- The Swiss Propulsion Laboratory (SPL) which is developing a low-cost engine for the landing stage of the White Label Space mission. SPL has long experience developing cheap and reliable rocket propulsion systems for numerous customers. SPL has a rocket motor test bench located on the same site as its workshop and engineering design offices, enabling rapid and extensive testing of its engine designs.
- The Space Robotics Lab at Tohoku University in Japan which is working with White Label Space to design a Moon rover for the mission. The lab is led by Professor Kazuya Yoshida and has contributed to numerous Japanese space missions including the Hayabusa asteroid sample return mission.
- JAQARsoftware.com is White Label Space's partner for orbital design and mission analysis. JAQARsoftware.com provides quality, easy-to-use intelligent software tools that allow its customers to solve complex spaceflight problems such as satellite trajectory optimization in short time on everyday desktop PCs. Clients include many of the top space companies and agencies across Europe, the USA and Asia.
- Lunar Numbat is a team of Australians and New Zealanders who are using their skills and Open Source technologies to develop new software and electronic hardware in support of the White Label Space mission.
- Wroclaw University of Technology's Institute of Telecommunications, Teleinformatics and Acoustics which has extensive experience developing aerospace communications equipment including the Amateur Radio for the ISS (ARISS) antenna which is now flying on the European Columbus Module of the International Space Station.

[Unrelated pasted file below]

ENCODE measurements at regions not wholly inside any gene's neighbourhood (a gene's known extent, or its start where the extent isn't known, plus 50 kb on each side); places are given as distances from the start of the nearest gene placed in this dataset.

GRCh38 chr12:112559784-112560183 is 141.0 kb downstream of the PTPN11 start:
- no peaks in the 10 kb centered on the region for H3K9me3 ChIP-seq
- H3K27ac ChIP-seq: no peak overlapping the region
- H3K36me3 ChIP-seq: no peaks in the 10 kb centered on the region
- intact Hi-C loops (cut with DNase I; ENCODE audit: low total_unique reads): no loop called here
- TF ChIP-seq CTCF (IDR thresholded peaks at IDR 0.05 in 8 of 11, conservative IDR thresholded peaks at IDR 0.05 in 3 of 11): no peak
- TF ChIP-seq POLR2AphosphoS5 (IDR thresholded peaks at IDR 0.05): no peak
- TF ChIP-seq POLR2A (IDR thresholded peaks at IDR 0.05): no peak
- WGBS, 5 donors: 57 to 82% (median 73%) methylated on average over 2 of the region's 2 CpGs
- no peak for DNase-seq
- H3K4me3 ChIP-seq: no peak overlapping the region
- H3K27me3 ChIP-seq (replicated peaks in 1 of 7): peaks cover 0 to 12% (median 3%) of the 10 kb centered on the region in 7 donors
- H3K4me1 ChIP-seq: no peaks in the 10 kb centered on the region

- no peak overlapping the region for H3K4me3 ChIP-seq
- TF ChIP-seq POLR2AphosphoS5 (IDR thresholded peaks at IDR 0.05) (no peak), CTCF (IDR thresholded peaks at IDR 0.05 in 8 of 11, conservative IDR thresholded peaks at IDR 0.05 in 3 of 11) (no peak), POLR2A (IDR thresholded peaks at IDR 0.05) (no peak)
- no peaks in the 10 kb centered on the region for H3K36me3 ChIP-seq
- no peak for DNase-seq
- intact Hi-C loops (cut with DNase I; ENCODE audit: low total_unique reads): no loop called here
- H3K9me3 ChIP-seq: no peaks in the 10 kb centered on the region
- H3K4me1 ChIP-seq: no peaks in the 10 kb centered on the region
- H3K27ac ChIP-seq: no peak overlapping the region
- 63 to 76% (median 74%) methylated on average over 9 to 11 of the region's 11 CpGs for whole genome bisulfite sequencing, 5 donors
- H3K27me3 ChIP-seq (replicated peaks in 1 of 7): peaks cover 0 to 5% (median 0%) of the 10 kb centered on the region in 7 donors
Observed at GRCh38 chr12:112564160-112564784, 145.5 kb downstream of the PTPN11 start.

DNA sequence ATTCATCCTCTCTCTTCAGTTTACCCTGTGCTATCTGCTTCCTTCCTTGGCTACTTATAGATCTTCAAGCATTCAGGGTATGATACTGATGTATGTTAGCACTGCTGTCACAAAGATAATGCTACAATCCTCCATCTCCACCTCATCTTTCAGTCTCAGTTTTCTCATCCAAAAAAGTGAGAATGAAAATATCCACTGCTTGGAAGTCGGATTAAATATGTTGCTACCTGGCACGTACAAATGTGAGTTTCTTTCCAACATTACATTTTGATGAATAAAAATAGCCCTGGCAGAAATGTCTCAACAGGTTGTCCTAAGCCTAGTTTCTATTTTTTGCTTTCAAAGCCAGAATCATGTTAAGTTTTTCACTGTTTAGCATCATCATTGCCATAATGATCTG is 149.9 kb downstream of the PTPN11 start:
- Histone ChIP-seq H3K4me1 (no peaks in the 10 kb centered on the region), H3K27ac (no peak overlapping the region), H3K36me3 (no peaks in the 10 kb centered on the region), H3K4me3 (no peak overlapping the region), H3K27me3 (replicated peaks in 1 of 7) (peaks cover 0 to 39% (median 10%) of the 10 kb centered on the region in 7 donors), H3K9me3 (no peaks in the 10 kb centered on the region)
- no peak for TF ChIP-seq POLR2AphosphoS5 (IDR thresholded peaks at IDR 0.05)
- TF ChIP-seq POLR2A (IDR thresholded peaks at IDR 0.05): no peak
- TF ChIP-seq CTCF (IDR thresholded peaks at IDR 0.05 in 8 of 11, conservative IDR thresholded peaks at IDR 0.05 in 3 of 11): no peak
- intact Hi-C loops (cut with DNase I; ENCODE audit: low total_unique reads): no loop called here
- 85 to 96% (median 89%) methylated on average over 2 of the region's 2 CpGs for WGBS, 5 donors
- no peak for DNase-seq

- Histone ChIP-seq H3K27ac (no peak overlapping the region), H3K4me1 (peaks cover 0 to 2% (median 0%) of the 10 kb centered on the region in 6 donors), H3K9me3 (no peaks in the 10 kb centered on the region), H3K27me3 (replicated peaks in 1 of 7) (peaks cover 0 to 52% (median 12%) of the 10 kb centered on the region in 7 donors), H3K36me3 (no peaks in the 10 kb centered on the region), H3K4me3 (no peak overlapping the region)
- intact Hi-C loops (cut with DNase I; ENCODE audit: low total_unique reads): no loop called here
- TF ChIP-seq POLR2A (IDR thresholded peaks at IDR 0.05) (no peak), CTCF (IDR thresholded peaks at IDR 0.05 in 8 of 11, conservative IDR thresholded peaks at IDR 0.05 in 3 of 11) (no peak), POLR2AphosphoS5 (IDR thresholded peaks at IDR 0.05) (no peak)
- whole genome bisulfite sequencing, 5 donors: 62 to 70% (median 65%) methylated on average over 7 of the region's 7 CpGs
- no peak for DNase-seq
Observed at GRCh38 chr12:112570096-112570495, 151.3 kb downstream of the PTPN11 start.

Nov 17, 2009
The video was created by JP Aerospace, a volunteer-based organization in the United States, that already has quite some experience with advertising stunts on the edge of space with its "Your ad at the edge of space" program.
Check out this video from the Austrian Space Forum of a similar high-altitude balloon flight experience with their Passepartout balloon system.
Thanks to SpaceFellowship.com for publishing the article with this video.
Nov 16, 2009
We haven't been able to contact Steve for a number of weeks and the last communication we have from him was that he is going deep undercover on a new project in London. We assumed it was something to do with his new job at the BBC, but now it looks like something else... Note that Anna Hill joined Synergy Moon just last month (see Synergy Moon's post).
It's really not fair for GLXP teams to pinch members from other teams, especially their Team Leader. If anybody can tell us where this photo was taken or provide any other clues about what is going on, please leave a note on our facebook page.
Steve, COME BACK! We need you!
Nov 15, 2009
Christos is a Master of Science candidate at the Department of Electronic Engineering at the University of Surrey in the UK, and is also an experienced spacecraft test and verification engineer. In his university research Christos has been investigating the state of the art in nano-spacecraft systems, particularly focusing on the CubeSat standard and Micro-Electro-Mechanical Systems (MEMS). His research also included mission analysis-orbit modeling and system engineering of a CubeSat mission.
CubeSats are 10cm cubes built to a standard set of interfaces and design requirements. This standard has led to the development of a family of spacecraft that are small and simple enough even for university student teams to build and operate their own space mission.